How a newly minted ‘Preexisting Condition’ could put more Americans at risk of ‘sleepwalkers’

Written by Dana Kelly, CNN

The US government this week unveiled a grant program designed to reduce the number of preventable cases of narcolepsy, a sleep disorder characterized by difficulty falling asleep and staying asleep.

The Patient Protection and Affordable Care Act, also known as Obamacare, includes several measures designed to tackle preexisting conditions such as narcolepsy and other sleep disorders.

While the Affordable Care Act has been both lauded and derided by President Donald Trump, Congress is currently considering the McCain-Cassidy health care bill , which could make it harder for people with preexisting conditions to access care.

Is narcolepsy contagious?

As part of its push to identify more people with preexisting conditions, the White House commission tasked with studying the issue recently gathered for an investigative summit.

A draft document leaked to the New York Times states that the Administration plans to target children by mandating parents sign a form declaring that they know a minor has a serious condition that will “likely” impact their health, including hypertension, diabetes, asthma, allergies and, most importantly, narcolepsy. The draft also suggested recommending more severe screening of adolescents between 13 and 16 and patients between 16 and 26.

“This proposal will not only save lives, but will also allow states to shift funds and resources to mental health by increasing the number of children with preexisting conditions who are covered,” the draft document reads.

Adults with preexisting conditions can now find coverage for over a dozen types of medical treatments, including prescription drugs, physical therapy and counseling. The Commission on Quality Care for Children claims to have prevented “9,600 children from losing their health coverage and prevented at least $2.4 billion in additional expenses related to child health care.”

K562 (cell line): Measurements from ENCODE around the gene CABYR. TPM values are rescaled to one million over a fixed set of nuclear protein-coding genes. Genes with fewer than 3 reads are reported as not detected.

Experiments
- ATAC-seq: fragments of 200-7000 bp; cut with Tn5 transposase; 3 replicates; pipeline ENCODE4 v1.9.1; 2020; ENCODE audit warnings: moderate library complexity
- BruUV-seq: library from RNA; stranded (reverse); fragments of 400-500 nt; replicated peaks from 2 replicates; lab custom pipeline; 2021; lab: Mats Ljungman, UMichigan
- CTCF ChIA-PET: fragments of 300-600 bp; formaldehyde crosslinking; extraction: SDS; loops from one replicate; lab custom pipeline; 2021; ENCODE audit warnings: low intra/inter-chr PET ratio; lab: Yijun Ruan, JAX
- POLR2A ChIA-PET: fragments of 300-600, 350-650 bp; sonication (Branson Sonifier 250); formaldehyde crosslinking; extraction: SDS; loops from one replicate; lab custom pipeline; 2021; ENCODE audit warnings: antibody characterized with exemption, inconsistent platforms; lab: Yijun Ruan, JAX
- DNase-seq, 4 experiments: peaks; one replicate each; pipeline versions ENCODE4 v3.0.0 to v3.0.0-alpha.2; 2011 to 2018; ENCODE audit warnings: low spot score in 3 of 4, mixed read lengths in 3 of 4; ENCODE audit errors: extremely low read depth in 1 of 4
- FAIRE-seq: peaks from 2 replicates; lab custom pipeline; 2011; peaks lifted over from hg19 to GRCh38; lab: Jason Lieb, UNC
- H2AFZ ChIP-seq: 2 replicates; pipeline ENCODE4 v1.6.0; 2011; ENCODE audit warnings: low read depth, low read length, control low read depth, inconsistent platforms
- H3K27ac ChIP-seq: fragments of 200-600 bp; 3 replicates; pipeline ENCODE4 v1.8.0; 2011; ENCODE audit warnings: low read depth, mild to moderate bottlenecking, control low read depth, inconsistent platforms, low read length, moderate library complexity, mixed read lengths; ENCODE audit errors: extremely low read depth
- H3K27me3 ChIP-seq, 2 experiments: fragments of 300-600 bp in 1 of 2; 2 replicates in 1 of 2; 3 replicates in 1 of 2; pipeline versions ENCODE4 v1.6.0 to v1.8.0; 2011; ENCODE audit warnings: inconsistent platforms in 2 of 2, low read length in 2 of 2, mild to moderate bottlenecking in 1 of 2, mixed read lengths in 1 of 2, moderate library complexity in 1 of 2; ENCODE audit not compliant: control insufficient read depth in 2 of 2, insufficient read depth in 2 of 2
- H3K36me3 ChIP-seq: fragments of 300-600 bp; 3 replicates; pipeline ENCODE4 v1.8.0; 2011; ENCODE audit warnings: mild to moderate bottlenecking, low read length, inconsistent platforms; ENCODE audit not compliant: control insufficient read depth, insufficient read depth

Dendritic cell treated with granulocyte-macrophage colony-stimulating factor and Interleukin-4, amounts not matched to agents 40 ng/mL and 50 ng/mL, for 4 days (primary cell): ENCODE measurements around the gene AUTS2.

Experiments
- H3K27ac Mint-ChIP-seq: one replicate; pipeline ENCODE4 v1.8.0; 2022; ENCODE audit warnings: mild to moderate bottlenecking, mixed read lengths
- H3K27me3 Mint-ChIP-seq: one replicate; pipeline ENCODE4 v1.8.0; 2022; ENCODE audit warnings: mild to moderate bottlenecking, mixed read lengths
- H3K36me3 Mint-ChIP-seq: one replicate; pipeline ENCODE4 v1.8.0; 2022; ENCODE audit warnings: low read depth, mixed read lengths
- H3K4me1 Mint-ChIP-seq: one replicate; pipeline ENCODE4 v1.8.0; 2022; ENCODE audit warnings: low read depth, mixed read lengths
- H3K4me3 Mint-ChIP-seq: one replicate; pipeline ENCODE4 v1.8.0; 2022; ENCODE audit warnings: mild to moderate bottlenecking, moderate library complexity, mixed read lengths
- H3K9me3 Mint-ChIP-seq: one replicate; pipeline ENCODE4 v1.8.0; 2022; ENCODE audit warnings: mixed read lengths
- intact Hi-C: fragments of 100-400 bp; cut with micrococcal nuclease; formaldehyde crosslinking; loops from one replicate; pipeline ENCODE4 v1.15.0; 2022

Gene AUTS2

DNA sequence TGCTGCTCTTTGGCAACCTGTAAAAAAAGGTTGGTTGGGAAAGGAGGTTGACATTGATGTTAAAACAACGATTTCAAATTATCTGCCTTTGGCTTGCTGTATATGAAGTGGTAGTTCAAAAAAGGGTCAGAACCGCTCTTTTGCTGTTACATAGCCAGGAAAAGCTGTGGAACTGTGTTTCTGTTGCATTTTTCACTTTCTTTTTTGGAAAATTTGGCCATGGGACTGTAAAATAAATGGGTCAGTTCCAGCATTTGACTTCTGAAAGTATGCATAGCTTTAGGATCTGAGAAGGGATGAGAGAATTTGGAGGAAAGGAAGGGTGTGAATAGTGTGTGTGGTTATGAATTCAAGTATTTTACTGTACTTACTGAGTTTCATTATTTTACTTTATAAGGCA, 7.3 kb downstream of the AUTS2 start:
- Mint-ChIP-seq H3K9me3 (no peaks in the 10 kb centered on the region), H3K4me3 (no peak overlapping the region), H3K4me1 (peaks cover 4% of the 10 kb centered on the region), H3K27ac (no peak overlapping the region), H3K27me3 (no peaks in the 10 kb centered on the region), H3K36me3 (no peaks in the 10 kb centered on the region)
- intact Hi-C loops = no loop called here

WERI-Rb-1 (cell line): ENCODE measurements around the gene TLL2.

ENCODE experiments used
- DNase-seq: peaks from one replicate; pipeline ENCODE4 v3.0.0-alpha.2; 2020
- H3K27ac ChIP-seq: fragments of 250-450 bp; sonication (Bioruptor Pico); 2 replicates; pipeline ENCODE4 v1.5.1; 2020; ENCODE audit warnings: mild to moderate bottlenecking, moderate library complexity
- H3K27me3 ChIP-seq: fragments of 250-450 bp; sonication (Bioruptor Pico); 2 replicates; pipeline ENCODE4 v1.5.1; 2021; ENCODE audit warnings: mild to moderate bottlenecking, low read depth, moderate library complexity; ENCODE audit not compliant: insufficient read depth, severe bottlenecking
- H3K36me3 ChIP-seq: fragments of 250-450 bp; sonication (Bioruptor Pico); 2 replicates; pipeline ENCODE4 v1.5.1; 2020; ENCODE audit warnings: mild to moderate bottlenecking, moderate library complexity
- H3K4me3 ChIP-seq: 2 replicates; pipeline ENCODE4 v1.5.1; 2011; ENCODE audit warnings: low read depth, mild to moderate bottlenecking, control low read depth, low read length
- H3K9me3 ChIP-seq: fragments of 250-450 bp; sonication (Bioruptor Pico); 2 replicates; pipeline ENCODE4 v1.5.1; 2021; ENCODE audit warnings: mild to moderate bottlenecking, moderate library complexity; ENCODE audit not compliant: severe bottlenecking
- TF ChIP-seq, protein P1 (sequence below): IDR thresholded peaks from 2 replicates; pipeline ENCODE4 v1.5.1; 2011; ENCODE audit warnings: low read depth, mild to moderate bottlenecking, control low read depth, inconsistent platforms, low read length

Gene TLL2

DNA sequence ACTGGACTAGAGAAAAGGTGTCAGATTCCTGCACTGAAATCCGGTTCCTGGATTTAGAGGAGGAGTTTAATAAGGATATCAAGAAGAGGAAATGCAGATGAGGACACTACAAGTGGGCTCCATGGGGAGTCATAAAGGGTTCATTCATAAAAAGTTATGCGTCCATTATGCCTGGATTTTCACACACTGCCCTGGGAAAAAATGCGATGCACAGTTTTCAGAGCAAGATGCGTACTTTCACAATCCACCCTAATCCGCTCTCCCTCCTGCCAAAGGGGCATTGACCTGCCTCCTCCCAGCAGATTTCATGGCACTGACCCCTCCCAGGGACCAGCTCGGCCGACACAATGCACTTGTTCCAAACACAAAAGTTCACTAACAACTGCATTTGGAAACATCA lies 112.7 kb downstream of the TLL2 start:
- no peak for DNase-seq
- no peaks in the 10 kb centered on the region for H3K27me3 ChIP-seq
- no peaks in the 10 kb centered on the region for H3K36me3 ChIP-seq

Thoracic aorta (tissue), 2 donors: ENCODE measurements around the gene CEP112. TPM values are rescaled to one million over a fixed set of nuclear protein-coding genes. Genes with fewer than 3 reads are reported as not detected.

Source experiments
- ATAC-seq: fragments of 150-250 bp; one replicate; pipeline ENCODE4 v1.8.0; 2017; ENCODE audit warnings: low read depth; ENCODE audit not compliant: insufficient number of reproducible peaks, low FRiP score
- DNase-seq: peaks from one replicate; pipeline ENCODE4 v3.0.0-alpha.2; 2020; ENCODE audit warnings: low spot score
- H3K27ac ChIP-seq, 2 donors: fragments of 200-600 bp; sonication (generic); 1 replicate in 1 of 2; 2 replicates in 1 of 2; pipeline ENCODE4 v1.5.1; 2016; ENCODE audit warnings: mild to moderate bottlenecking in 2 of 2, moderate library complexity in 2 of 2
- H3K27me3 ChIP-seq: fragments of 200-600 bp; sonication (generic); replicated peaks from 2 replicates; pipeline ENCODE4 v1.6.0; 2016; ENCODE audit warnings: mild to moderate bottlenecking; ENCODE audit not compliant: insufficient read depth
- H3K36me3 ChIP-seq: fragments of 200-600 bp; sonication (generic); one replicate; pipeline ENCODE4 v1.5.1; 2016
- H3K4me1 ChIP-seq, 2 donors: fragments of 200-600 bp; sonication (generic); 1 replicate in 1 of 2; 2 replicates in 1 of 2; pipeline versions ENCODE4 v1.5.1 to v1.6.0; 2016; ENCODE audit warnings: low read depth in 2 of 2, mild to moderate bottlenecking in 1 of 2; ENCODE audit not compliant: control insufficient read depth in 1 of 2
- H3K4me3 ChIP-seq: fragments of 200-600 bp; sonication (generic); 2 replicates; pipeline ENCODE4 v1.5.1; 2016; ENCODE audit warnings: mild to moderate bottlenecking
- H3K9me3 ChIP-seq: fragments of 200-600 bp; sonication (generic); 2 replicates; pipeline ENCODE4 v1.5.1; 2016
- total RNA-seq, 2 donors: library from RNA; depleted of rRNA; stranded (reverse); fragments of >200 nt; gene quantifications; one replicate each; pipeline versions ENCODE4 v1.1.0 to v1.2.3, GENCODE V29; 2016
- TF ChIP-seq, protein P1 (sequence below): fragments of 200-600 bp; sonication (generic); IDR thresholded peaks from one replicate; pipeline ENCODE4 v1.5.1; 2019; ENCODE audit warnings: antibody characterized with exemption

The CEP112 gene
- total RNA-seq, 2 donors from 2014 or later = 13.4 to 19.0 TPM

CNN spoke with Dr. Samir Gupta, a pediatric sleep specialist based in New York, who explains that narcolepsy is not like diabetes or heart disease. The disorder, he says, “cannot be prevented, and in most cases, is not considered to be a life-threatening condition.”

But, it does, “present itself more as a sleep disorder than an illness or disease because the disease is largely invisible to the naked eye and people typically do not notice it until it affects them,” Gupta explains.

“You don’t have to drive all day (to develop narcolepsy) like diabetes. If you sleep right and wake up late, you can still have narcolepsy,” he explains.

“Most people simply don’t have the symptoms when they’re awake, but when they go to bed at night, their body processes the same amount of sleep as it does when they’re awake. Those fluctuations are simply not correct in people with narcolepsy.”

A new study

The Federal Advisory Committee on the Development, Diagnosis and Treatment of Sleep Disorders (FACDCD) released its annual state-of-the-art narcolepsy study in 2016, which drew down from 2014 data.

The report estimates that nearly 790,000 Americans between 18 and 65 years old and 2.5 million Americans between 65 and 74 are affected by narcolepsy — and the number of sufferers is expected to grow.

The study looked at 763 narcolepsy sufferers, who underwent testing, biological studies and studies on healthy controls. The study found that narcolepsy was most common in the 18-65 age group, with rates of 6.1%, and is likely to be more common than previously thought, Gupta says.

As for the 9,600 children and adolescents, a spike in the average age of onset would put them at risk of parental neglect or abuse, the report states.

“Most children diagnosed with narcolepsy also have significant psychiatric problems and are at risk of self-harm,” the study states.

“As the oldest segment of the population, they are also at risk of being treated unequally when it comes to additional funding, support and prevention. Treatment of the largest number of individuals with narcolepsy may not reach the most severely affected children.”

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